Air stairs to replace jet bridges damaged by Super Typhoon Yutu
RESEARCH TRIANGLE, N.C.—Innovative Emergency Management donated air stairs to the Francisco C. Ada/Saipan International Airport to replace jet bridges that were damaged by Super Typhoon Yutu in October 2018. The two sets of stairs arrived in Saipan on Nov. 12, 2018, and were immediately assembled for use. On Dec. 21, 2018, a small ceremony took place to commemorate the new stairs.
IEM, an emergency management and disaster recovery consulting firm, sent their Air Ops team to Guam and the Northern Mariana Islands of Saipan and Tinian in November of last year to help with the Yutu disaster response. The Air Ops team provided logistical and planning support for the tracking of supplies and relief workers arriving in Saipan and Tinian from destinations such as Guam, Hawaii, and the mainland United States. The team also provided oversight for the acquisition and delivery of the air stairs, assembled them, and provided safety training to airport staff.
In December, IEM vice president of International Homeland Security and Emergency Management Bryan Koon and IEM Air Ops manager Don Griffith visited the Air Ops team on the ground. During their stay, a ceremony was held at the airport that was attended by Koon, Griffith, representatives of the Commonwealth Ports Authority (CPA), and the IEM Air Ops team.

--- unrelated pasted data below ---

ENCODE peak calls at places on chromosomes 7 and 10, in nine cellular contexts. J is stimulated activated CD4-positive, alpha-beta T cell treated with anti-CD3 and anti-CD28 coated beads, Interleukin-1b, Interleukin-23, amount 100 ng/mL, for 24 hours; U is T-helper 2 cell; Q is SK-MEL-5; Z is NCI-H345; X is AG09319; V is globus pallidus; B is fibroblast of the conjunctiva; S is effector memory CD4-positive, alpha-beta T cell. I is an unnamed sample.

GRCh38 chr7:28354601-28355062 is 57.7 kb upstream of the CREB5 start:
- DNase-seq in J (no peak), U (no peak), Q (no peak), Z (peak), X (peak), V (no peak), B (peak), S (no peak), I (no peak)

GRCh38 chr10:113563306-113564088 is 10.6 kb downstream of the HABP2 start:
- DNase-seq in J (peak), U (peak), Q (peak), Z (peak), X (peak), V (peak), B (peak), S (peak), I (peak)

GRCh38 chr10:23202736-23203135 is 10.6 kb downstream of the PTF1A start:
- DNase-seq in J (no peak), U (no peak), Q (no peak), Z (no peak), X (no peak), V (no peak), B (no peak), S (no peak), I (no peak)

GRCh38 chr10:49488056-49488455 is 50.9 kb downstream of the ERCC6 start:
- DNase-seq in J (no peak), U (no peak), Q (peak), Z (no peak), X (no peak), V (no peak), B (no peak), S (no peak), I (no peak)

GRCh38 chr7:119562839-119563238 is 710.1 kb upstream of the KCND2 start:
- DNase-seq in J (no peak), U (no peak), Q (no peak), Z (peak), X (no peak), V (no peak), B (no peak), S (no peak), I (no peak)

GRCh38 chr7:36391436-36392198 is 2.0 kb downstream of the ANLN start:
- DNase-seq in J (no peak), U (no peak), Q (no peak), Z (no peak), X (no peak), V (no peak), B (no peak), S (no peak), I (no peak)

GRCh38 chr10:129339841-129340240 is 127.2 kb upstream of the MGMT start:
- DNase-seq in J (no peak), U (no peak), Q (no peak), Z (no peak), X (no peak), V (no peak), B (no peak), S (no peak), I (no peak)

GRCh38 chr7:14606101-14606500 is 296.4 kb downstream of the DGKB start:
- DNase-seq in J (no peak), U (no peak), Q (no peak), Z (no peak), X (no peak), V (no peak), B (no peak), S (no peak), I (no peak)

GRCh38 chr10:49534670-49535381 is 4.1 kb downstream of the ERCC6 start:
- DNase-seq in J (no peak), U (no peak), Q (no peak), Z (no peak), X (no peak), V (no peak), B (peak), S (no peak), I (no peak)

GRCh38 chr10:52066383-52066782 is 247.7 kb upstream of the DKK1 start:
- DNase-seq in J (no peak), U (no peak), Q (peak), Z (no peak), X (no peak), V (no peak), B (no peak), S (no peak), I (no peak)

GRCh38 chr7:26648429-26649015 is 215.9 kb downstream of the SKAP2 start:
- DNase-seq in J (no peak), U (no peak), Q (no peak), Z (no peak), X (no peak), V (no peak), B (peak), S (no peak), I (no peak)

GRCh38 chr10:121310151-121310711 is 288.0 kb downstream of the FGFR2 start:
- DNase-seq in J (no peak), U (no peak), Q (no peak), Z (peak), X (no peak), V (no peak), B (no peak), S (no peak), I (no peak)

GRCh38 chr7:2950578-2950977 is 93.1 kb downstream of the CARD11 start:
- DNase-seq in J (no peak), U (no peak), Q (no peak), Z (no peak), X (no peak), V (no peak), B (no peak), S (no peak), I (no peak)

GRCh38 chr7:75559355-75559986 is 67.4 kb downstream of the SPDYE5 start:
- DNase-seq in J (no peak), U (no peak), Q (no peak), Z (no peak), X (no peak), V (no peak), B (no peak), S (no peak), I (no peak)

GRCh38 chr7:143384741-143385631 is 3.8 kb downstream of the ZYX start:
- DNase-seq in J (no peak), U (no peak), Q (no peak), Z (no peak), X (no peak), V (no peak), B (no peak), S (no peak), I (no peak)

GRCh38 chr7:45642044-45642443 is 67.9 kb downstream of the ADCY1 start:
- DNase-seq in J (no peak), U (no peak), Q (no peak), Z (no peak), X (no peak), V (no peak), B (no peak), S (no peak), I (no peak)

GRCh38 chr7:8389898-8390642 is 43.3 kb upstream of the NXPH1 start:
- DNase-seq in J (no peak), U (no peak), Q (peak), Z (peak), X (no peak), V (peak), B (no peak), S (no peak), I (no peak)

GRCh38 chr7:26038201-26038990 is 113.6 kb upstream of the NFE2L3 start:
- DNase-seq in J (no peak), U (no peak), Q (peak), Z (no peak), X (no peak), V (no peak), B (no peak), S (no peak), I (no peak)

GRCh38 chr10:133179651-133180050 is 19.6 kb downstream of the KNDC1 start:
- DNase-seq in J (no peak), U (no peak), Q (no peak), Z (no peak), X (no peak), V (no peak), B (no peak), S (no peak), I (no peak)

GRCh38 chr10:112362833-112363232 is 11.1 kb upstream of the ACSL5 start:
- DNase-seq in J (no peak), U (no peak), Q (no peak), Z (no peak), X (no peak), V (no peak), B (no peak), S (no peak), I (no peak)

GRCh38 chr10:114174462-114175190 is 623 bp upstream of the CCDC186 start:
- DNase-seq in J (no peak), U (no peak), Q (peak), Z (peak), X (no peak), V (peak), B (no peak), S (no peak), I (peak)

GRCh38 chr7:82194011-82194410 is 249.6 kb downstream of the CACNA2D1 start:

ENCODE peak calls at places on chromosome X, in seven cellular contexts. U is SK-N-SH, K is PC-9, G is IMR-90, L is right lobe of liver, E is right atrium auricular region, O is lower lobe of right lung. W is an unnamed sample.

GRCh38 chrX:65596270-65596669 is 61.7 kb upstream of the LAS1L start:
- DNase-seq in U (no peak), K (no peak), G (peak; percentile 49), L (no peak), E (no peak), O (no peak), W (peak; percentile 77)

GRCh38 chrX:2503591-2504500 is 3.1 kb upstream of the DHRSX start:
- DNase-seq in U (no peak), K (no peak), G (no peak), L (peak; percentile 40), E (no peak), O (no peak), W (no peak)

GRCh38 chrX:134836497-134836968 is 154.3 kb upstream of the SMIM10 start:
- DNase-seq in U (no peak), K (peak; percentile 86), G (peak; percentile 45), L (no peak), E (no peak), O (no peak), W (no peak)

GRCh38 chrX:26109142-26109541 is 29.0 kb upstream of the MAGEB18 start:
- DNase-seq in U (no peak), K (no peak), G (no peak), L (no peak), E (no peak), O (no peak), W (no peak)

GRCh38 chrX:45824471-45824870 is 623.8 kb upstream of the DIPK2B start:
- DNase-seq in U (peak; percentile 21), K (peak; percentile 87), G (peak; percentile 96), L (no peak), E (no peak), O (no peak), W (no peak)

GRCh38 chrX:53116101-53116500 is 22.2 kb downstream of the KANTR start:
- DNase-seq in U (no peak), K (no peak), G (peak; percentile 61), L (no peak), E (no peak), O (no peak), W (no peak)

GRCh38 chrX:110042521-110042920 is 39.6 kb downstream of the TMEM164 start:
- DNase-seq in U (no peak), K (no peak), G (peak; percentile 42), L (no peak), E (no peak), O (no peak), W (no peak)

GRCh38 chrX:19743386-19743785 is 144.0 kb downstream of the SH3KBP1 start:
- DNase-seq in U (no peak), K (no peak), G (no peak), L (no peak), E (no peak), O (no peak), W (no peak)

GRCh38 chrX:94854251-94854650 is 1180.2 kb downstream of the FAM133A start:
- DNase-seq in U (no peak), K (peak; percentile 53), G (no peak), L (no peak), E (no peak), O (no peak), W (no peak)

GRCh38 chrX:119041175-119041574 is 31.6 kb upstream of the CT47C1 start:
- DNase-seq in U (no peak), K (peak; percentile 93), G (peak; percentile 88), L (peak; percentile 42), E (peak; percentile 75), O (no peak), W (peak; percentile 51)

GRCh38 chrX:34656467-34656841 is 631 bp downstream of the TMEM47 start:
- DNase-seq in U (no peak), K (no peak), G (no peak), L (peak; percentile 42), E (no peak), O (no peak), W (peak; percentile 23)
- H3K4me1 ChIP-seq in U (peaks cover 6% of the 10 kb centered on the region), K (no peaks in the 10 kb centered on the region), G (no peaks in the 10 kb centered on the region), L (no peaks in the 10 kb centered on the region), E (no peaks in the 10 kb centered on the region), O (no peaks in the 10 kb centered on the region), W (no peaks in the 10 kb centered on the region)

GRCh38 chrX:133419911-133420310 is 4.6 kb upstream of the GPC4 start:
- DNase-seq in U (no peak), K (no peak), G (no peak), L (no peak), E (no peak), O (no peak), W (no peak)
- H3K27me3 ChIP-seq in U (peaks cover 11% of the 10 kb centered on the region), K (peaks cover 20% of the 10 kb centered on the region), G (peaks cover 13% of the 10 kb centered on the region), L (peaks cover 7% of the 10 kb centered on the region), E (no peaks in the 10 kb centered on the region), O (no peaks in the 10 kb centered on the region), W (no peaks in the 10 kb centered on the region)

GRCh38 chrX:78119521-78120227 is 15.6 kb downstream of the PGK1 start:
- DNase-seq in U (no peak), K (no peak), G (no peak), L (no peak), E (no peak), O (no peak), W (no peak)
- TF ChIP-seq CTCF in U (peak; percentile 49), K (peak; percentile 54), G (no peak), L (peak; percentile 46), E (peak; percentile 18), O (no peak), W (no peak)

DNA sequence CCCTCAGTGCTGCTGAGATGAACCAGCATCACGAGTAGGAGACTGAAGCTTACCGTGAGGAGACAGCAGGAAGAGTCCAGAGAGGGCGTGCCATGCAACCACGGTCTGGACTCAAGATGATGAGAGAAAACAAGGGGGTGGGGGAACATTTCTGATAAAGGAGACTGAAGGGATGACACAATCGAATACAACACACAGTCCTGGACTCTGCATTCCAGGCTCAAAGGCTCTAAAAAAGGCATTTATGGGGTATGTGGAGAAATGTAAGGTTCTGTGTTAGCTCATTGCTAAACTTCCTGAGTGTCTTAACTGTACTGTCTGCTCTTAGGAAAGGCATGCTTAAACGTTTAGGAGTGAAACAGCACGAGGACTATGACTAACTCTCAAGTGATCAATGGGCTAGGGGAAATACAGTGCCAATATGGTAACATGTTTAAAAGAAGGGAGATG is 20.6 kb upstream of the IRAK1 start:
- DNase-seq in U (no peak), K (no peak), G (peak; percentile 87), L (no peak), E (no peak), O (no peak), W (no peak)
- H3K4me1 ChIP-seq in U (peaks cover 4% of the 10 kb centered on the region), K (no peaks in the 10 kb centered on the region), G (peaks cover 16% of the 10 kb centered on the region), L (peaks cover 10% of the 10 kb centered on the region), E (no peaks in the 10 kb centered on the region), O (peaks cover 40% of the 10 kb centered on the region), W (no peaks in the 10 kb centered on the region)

“The damage that the airport in Saipan sustained during Super Typhoon Yutu was significant, and had the potential to cause a ripple effect within the local economy should commercial flights be suspended for too long. We wanted to help the island and the people of Saipan to move from the response to the recovery phase quickly, and restoring contributors to the economy, like tourists, plays a role in that,” said Koon. “We commend our community partners in Saipan and Tinian for the hard work they have put in to recovering from Yutu. It is encouraging to know that the CPA and airport personnel will be able to use these air stairs long after the island rebuilds.”
The larger of the two sets of air stairs reaches wide-body aircraft, including Boeing 747s, Boeing 767s, and Boeing 777s. The smaller set is for narrow-body aircraft such as Boeing 737s and Airbus A321s. The stairs can also be used by Boeing 747 crews to offload cargo without relying on a scissor lift. The additional air stairs allow for a combined total of three commercial passenger aircraft to operate at Saipan International Airport.
IEM is an emergency management and disaster recovery consulting firm dedicated to building a safe, secure, and resilient world. A woman- and minority-owned company, IEM provides services and expertise at every stage of the emergency management cycle—from preparedness and prevention/protection to mitigation, response, and recovery. We integrate science, technology, and real-world experience to provide our customers with solutions that work and outcomes that matter. For more information, please visit www.iem.com. (PR)